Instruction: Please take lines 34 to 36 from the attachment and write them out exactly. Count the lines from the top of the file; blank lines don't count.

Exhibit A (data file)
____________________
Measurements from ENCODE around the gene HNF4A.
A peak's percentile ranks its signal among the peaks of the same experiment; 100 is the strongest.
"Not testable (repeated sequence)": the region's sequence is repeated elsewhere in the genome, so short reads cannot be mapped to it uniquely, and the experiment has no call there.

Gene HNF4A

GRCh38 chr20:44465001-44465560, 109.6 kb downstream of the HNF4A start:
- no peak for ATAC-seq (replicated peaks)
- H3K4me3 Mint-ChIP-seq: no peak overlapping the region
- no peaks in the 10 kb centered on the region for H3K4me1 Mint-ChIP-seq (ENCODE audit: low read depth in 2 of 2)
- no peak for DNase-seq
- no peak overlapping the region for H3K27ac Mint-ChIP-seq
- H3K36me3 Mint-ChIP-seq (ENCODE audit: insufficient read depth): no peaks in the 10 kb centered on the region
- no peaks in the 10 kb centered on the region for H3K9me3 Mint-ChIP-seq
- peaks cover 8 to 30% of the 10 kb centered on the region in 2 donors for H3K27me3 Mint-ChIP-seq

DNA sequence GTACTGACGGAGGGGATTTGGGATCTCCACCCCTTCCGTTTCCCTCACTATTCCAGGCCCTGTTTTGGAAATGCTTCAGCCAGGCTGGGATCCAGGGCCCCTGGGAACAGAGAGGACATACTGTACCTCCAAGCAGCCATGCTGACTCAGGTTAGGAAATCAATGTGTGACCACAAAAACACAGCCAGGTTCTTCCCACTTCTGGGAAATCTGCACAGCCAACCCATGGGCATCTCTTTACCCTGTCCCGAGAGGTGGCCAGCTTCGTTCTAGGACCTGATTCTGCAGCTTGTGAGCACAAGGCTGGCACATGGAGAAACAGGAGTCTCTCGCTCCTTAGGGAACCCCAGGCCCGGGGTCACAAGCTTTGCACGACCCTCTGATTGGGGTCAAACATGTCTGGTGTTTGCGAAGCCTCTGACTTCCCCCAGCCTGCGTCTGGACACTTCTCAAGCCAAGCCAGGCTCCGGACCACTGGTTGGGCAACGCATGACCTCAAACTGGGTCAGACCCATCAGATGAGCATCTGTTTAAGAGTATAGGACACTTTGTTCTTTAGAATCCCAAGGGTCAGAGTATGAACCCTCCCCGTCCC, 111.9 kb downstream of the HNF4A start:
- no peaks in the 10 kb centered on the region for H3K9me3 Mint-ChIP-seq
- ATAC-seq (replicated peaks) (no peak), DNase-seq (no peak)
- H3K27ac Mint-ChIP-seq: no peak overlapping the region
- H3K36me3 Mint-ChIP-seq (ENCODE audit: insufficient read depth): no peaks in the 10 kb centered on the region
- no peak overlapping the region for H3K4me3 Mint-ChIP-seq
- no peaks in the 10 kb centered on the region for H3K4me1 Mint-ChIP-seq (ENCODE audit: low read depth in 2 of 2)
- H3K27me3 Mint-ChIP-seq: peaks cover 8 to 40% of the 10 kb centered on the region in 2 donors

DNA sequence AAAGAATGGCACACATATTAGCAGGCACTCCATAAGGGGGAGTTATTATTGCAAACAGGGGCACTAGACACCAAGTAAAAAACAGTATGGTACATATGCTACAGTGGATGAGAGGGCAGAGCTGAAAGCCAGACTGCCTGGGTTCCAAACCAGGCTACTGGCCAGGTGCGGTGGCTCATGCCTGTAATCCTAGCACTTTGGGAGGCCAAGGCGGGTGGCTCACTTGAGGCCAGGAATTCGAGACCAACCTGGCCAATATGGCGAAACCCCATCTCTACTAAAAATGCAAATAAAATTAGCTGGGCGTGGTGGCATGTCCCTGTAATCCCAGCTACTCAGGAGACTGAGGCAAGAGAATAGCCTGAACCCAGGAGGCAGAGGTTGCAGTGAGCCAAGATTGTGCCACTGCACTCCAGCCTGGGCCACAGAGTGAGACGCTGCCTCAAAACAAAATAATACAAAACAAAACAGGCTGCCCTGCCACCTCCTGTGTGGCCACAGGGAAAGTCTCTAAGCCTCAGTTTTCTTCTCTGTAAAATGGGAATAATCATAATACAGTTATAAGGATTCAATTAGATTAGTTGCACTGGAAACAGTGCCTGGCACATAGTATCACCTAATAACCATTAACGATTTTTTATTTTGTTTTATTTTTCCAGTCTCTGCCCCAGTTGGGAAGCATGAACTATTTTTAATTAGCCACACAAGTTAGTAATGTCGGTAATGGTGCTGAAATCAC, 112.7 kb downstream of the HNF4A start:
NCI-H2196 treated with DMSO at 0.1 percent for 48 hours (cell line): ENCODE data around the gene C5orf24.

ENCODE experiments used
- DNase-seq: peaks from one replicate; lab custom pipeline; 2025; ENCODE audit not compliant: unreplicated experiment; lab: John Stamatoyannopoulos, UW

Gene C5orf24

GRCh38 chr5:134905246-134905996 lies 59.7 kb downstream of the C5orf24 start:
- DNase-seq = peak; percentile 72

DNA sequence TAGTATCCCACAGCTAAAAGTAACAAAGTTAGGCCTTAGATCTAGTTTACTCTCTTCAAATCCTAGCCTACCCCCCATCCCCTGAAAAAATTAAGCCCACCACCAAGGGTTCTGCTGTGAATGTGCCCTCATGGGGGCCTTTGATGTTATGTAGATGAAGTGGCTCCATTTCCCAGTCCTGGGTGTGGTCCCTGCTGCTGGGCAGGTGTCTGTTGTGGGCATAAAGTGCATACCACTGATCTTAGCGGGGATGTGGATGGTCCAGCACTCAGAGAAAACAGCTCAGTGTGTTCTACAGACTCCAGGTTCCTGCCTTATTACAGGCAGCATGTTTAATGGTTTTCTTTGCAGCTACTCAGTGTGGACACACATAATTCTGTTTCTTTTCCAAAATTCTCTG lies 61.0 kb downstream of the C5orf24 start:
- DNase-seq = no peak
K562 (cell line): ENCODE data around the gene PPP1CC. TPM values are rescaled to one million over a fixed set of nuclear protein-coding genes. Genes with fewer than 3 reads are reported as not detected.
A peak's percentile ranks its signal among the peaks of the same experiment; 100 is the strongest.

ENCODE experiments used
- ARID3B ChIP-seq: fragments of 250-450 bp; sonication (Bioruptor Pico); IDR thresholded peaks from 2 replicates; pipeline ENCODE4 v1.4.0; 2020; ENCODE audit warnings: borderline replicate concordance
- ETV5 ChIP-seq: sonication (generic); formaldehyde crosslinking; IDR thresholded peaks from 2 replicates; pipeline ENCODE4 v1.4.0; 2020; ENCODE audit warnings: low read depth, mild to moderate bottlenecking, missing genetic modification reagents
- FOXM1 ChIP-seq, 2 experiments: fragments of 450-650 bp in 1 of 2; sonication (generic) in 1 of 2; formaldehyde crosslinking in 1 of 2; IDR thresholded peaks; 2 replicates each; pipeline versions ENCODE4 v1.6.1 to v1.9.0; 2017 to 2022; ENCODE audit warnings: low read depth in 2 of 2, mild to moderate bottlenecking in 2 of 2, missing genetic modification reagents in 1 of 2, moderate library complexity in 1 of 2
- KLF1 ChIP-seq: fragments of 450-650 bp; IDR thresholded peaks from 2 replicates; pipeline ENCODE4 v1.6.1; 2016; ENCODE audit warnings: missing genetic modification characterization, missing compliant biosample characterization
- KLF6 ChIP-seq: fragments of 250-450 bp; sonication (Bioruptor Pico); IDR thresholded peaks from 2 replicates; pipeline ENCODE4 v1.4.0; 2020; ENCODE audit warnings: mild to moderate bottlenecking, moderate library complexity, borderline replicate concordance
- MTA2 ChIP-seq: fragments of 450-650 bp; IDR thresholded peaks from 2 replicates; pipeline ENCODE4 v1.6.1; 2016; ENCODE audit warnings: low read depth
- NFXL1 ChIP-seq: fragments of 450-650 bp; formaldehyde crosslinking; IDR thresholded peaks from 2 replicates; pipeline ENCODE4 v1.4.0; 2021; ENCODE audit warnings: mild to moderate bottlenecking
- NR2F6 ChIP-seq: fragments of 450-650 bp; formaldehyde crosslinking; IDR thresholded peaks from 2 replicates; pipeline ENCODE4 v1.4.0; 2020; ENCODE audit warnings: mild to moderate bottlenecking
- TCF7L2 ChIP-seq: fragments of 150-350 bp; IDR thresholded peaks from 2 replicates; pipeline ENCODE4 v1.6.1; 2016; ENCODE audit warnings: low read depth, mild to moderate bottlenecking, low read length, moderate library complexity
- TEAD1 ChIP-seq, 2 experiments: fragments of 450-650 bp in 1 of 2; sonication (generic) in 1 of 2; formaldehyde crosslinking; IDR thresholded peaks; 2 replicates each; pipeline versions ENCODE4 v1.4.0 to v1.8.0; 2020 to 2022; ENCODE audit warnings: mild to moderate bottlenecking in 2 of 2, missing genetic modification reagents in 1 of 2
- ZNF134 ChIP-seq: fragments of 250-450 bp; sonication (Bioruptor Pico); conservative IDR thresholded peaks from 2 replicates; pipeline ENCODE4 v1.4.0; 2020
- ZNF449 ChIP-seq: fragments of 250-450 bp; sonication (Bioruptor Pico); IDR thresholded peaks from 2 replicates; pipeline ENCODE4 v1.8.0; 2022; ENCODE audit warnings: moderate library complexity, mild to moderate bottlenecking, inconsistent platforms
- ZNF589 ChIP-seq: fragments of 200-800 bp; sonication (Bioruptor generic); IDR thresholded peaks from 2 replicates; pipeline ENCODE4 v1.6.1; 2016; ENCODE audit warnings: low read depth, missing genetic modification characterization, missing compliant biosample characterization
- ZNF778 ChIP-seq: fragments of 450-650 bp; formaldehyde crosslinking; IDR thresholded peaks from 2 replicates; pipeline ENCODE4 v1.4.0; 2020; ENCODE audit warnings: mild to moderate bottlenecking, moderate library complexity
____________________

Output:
- ARID3B ChIP-seq: fragments of 250-450 bp; sonication (Bioruptor Pico); IDR thresholded peaks from 2 replicates; pipeline ENCODE4 v1.4.0; 2020; ENCODE audit warnings: borderline replicate concordance
- ETV5 ChIP-seq: sonication (generic); formaldehyde crosslinking; IDR thresholded peaks from 2 replicates; pipeline ENCODE4 v1.4.0; 2020; ENCODE audit warnings: low read depth, mild to moderate bottlenecking, missing genetic modification reagents
- FOXM1 ChIP-seq, 2 experiments: fragments of 450-650 bp in 1 of 2; sonication (generic) in 1 of 2; formaldehyde crosslinking in 1 of 2; IDR thresholded peaks; 2 replicates each; pipeline versions ENCODE4 v1.6.1 to v1.9.0; 2017 to 2022; ENCODE audit warnings: low read depth in 2 of 2, mild to moderate bottlenecking in 2 of 2, missing genetic modification reagents in 1 of 2, moderate library complexity in 1 of 2